FEMA will minimize the number of personnel deploying to disaster-impacted areas and the number of new field deployments by using personnel already deployed to the impacted region, including FEMA Integration Team (FIT) members or other FEMA personnel already working at EOCs, deploying locally-available personnel, and leveraging remote disaster support.

The guide also states that FEMA Regional Administrators, in partnership with FEMA Headquarters (HQ), will evaluate risk in their regions and determine the most appropriate approach to deployments while considering the guidance and direction of public health officials and the factors established in the White House Guidelines.


To support virtual deployments and remote disaster operations, FEMA is planning to:

  • Increase communications to the public through social media platforms, virtual town halls, and coordinated messaging to survivors from FEMA officials and SLTT leadership, and ensure that all communications are provided in ways that are accessible to individuals with disabilities and limited English proficiency


  • Ensure remote disaster personnel have the most up-to-date policies and procedures, training needs are met, and supervisors have the tools needed to appropriately manage employees


  • Increase availability and deployment options for FEMA personnel to make informed decisions on how to support disaster operations while protecting the health and safety of the workforce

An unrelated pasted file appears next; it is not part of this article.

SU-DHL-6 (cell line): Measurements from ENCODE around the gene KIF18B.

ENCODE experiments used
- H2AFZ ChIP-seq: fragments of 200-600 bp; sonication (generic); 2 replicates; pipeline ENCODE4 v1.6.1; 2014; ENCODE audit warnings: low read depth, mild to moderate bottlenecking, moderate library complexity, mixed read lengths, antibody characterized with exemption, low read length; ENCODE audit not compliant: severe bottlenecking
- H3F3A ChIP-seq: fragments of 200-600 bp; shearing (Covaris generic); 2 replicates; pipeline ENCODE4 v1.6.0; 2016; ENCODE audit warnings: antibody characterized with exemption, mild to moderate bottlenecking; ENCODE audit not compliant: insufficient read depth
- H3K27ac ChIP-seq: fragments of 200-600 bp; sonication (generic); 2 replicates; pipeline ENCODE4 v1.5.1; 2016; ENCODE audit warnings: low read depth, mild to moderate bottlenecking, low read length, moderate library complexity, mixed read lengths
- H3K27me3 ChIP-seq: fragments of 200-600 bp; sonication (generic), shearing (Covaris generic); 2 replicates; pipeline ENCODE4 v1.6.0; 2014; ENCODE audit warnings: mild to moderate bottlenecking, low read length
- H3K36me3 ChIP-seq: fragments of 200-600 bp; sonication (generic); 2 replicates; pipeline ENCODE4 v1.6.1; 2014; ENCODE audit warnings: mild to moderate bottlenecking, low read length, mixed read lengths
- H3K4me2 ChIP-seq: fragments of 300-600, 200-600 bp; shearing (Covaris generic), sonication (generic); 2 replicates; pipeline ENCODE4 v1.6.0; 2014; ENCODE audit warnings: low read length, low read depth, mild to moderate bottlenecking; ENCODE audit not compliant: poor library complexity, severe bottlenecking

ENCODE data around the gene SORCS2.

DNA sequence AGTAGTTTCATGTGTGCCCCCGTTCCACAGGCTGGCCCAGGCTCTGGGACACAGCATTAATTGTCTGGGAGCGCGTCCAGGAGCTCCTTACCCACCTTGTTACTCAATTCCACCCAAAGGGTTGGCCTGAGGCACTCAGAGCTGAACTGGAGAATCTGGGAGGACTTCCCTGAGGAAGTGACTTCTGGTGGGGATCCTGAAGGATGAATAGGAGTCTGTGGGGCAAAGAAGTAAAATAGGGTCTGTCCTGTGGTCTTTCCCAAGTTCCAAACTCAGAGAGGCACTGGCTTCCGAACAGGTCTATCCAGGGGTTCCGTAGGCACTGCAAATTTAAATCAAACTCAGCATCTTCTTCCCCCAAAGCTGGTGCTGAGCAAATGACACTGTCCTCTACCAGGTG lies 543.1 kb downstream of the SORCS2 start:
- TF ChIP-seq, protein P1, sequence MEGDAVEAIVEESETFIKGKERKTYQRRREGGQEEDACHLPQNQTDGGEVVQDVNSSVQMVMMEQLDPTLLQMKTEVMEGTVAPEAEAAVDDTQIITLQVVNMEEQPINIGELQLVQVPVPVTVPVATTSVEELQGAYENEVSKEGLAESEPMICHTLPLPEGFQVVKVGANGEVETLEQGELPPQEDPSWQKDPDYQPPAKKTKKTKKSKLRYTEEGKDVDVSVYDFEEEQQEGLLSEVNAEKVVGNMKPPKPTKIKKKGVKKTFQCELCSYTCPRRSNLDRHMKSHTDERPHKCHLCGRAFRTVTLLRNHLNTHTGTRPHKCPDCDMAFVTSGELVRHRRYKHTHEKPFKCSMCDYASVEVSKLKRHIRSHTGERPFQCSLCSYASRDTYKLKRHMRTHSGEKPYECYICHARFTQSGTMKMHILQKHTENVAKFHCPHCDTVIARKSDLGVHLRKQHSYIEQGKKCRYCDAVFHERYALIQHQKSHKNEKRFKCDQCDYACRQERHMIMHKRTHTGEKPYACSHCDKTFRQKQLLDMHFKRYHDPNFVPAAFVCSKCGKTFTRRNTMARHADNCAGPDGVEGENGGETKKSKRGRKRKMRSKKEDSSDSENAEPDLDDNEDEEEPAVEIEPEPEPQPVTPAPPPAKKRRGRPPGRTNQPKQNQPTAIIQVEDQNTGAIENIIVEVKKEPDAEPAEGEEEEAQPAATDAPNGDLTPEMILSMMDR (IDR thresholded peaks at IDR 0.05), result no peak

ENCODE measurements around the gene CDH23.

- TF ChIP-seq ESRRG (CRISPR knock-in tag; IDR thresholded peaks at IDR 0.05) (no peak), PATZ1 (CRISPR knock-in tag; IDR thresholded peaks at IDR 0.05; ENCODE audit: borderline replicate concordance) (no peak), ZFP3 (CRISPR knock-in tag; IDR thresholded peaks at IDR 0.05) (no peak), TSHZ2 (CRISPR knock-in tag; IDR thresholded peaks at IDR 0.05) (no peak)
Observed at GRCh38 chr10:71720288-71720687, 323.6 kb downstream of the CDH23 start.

• Continue use of virtual personnel mobilization center process to facilitate rapid deployment of personnel and ensure that deployed personnel receive information technology services as needed to prepare them to directly support impacted areas


  • Increase information technology support for remote disaster operations, including, but not limited to, remote inspection processes, remote preliminary damage assessments, and working with partners to pre-identify accessible technology platforms that can support virtual meetings with interagency, private sector, NGOs (non-governmental organizations), and SLTT partners


Recovery Planning: Flexibility is Key in Finding Solutions


FEMA advises SLTTs to be prepared to lead flexible recovery operations based on the organization’s adapted posture and procedures for implementing disaster assistance and program delivery. The following information is provided in the guide regarding the use of non-congregate shelters in the 2020 Hurricane Season.